Scammers. They are those people who send emails claiming to be a disposed businessman, a prince driven from their home or some politician running from their past. They have a fortune and they’re willing to split it with you, as long as you pay them to complete the transfer…
We’ve all seen emails similar to this and we are unlikely to fall for them. But not all scams are as easy to see through as others. In fact, according to UK Finance, in the first half of 2020 alone, up to £207.8 million was lost to scammers convincing everyday people to send them money by bank transfer.
One of the best ways to avoid a scam is to be aware of what it can look like. So, we’ve pulled together a list of some of the most common scams going around so you’ll know what to look out for, just like that one from the businessman/prince/politician.
Ever scrolled through your newsfeed or been searching for something and suddenly you come across the deal of the century? We’ve all been there.
Sadly, scammers know that insanely low prices for usually expensive items, such as designer clothing, AirPods or vehicles will attract a high number of potential victims. If it sounds too good to be true, chances are it probably is.
These types of scammers will often tell you that they can’t accept PayPal or card transactions. This is likely because those methods offer you more protection than bank transfers. It pays to be cautious — check their reviews and the comments others make on their posts and be wary if they ask you to pay by bank transfer.
People impersonation scams
It can be dreadful and jarring to receive a message from a friend, family member or colleague telling you they’re in desperate need of help. But it’s when they ask you to urgently make a payment to a new account of theirs that you need to stop and ask questions.
It’s quite easy for scammers to impersonate people you know. They may hack their social media account, or simply create a duplicate using someone’s profile picture. If you do receive a message like this, reach out to the person on a different platform or on the phone to check in with them.
Bank impersonation or ‘safe account’ scams
But scammers aren’t just impersonating individuals — they’re pretending to be institutions as well (such as banks, police, HMRC). Some even have tech that lets them spoof phone numbers, making this claim look legit.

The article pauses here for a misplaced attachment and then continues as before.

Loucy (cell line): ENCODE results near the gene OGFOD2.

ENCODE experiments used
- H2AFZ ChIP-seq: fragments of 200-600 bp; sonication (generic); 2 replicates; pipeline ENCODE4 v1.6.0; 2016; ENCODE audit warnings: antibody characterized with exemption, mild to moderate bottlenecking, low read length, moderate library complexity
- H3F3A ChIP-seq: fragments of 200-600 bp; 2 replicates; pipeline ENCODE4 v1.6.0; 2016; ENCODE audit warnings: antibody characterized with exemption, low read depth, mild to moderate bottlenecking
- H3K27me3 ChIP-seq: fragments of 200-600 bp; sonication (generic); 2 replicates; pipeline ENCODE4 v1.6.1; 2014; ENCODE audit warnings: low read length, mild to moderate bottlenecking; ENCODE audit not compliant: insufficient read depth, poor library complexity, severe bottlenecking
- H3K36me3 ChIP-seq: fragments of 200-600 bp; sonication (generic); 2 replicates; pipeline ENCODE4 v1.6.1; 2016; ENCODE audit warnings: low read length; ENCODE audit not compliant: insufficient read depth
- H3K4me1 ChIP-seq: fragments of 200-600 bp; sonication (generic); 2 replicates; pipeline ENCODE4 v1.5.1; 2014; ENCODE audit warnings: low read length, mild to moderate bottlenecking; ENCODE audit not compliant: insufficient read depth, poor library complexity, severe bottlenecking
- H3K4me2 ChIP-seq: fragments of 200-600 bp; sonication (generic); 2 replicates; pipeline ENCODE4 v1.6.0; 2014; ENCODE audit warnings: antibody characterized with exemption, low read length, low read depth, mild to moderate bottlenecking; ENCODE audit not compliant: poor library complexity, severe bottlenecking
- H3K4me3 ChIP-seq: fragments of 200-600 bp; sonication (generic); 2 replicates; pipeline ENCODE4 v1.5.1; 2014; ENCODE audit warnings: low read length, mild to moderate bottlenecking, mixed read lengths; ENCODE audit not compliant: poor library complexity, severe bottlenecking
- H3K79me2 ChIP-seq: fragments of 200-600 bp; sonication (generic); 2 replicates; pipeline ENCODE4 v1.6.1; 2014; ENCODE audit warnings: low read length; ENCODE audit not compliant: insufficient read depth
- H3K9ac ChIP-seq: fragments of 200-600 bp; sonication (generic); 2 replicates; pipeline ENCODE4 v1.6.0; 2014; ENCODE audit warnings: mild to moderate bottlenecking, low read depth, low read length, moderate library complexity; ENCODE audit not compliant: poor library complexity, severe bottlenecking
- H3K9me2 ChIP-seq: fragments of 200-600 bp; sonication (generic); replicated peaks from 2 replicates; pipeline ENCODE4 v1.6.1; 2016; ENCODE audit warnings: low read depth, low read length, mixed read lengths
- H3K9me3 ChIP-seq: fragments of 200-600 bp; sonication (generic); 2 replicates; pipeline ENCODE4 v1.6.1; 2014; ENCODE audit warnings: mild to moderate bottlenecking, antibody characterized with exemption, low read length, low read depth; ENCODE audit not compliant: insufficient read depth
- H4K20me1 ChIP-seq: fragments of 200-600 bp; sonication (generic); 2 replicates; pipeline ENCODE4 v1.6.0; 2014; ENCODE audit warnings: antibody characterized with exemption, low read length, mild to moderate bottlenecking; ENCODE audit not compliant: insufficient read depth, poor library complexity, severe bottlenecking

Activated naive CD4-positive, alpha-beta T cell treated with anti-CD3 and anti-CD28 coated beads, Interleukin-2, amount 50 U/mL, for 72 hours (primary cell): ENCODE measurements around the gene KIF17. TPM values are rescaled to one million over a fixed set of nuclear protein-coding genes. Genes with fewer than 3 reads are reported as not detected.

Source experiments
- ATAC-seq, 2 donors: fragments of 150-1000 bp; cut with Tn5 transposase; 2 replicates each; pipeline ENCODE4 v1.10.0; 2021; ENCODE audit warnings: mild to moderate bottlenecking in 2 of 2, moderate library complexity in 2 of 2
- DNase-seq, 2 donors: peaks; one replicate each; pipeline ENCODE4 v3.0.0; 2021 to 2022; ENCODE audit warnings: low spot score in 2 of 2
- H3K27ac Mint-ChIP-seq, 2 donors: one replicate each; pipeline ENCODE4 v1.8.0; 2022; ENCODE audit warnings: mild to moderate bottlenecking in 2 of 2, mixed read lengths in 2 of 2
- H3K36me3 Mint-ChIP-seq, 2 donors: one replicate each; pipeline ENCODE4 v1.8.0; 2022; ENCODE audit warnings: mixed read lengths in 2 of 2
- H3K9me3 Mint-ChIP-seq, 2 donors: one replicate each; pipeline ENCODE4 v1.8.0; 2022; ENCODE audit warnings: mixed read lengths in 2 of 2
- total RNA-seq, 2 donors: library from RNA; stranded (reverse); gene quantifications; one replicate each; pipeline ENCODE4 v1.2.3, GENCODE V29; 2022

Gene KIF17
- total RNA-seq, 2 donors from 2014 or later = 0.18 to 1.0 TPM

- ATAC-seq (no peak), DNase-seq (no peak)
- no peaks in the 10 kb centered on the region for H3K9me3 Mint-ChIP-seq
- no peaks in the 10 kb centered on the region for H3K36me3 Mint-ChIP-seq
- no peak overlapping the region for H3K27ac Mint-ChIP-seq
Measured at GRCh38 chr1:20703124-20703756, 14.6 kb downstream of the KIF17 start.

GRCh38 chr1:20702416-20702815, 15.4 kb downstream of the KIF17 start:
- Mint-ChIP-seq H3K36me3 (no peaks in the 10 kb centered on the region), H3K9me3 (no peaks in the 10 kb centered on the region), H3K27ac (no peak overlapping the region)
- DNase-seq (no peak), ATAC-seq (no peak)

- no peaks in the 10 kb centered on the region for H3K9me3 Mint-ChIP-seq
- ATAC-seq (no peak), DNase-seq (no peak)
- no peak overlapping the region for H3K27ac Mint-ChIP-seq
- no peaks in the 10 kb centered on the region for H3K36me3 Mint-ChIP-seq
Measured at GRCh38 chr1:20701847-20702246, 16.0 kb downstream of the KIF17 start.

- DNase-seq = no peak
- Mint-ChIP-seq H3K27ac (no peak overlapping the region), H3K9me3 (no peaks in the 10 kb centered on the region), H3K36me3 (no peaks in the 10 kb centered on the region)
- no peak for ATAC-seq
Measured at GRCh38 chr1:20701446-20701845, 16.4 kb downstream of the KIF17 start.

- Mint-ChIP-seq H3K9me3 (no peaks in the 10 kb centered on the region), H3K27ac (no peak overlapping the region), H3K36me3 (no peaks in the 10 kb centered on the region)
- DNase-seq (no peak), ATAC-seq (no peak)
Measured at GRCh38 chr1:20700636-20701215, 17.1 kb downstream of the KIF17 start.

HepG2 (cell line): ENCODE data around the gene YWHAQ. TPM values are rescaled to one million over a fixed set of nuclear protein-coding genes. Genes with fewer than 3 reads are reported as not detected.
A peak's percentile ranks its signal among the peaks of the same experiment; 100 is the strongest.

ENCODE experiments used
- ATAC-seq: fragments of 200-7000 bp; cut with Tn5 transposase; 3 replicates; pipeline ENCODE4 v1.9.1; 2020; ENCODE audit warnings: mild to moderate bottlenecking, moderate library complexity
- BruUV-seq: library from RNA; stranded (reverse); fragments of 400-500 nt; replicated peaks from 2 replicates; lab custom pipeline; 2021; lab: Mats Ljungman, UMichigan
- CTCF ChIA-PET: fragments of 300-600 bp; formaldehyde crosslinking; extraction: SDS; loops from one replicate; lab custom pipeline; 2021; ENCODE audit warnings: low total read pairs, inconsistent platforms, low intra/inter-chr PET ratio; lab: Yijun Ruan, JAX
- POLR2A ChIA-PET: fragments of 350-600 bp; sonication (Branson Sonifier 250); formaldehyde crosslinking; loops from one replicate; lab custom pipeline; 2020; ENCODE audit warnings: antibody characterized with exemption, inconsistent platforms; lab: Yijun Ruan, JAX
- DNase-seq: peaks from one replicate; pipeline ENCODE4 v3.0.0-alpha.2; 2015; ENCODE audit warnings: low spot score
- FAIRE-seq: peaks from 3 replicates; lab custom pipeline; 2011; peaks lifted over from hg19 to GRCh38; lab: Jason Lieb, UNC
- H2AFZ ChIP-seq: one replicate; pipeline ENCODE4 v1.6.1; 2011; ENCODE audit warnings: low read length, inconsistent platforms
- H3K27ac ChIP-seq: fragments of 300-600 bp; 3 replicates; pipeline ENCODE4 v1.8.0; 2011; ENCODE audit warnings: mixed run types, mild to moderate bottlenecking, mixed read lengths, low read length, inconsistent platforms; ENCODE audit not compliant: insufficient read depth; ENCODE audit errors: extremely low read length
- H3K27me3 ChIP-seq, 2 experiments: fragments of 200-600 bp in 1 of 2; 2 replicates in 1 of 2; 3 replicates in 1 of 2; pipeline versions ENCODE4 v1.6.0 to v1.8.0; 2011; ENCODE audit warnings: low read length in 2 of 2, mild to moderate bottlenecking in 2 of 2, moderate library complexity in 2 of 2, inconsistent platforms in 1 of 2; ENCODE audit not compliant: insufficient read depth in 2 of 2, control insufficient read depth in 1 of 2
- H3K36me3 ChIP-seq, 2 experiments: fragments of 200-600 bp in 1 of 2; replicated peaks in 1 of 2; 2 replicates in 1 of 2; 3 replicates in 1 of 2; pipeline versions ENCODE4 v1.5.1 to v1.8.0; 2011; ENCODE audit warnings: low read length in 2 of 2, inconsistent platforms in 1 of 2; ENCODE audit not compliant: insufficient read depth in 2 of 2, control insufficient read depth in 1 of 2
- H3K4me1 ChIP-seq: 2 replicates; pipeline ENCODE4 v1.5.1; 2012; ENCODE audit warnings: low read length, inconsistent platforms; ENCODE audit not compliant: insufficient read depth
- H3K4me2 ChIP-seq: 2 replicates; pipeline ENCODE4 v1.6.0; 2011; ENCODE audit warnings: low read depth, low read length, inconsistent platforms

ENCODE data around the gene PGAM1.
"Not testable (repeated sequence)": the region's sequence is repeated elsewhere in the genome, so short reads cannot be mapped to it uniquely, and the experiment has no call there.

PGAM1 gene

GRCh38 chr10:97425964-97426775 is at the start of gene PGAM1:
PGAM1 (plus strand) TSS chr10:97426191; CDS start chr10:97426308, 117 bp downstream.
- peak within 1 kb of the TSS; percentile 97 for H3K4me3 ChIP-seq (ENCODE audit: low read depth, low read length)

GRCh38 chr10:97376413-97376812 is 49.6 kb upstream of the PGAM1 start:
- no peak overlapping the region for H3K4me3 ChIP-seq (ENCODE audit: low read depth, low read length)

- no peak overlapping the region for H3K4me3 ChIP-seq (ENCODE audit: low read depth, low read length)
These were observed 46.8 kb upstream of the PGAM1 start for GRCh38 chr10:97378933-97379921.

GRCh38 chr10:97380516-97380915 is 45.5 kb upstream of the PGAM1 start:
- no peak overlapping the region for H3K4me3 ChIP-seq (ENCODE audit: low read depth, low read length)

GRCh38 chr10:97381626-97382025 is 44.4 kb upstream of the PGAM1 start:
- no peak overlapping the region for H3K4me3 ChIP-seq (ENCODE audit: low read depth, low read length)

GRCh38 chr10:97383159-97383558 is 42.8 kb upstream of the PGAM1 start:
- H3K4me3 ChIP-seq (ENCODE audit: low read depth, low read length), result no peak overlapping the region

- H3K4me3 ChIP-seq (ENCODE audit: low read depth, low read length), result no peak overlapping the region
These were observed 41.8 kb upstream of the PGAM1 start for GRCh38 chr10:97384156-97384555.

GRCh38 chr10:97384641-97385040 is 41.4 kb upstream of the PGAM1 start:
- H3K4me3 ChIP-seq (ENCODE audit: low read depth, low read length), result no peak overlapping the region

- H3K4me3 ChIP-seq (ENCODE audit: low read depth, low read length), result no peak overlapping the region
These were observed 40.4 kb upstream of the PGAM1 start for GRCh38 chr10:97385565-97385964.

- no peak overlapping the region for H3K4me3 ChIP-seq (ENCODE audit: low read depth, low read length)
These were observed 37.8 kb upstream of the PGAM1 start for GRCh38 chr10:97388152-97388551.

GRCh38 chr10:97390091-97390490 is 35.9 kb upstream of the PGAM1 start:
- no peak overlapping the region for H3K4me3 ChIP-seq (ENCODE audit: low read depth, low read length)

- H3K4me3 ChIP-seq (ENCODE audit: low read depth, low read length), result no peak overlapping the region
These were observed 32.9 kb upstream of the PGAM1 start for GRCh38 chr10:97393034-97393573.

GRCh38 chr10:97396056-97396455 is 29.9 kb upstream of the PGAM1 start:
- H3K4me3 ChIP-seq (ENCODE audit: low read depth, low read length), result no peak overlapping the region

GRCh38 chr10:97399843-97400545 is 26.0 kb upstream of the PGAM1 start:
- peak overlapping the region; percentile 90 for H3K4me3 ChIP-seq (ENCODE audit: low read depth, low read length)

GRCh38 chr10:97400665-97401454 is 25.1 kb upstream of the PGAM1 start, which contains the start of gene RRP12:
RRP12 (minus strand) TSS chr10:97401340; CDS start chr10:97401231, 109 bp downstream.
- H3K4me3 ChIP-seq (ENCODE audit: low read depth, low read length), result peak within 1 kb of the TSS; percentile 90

You may get a call or text from someone claiming to be from your bank or the police telling you your account has been compromised. They’ll likely tell you to urgently move your money to a safe account.
First off, no bank will EVER contact you to make a payment, so if your ‘bank’ does this, assume it’s a scam. Just end the call and reach out to your bank yourself. And never share any personal details or one-time codes.
“Invest £100 and double your money”. Who doesn’t want their money making even more money for them? As with other scams, if it sounds too good to be true, chances are it is.
Investment scammers will target individuals and advertise very high returns in exchange for you handing over your cash. Typically, they will contact you on social media or they may clone the websites of real investment firms. They may ask you to invest in assets such as cryptocurrency, precious metals or property.
Always do your own research- a genuine investment firm will be registered on the Financial Conduct Authority (FCA) authorised firm register. Be careful of unsolicited approaches online or by phone call.
According to the Office of National Statistics, 2.6 million adults in Great Britain said they felt lonely “often” or “always” between 3 April and 3 May 2020. Unfortunately, scammers take advantage of people’s loneliness and target those who are vulnerable.
They may try to build an emotional connection very quickly. But their only intention is to steal your personal information, identity or to ask for your money. They may tell you they urgently need money for an emergency or that they’re stranded. You should always be cautious of sending money to someone you’ve never met. Take some time to check their social media profile and photos.
Head of Financial Crime & Deputy MLRO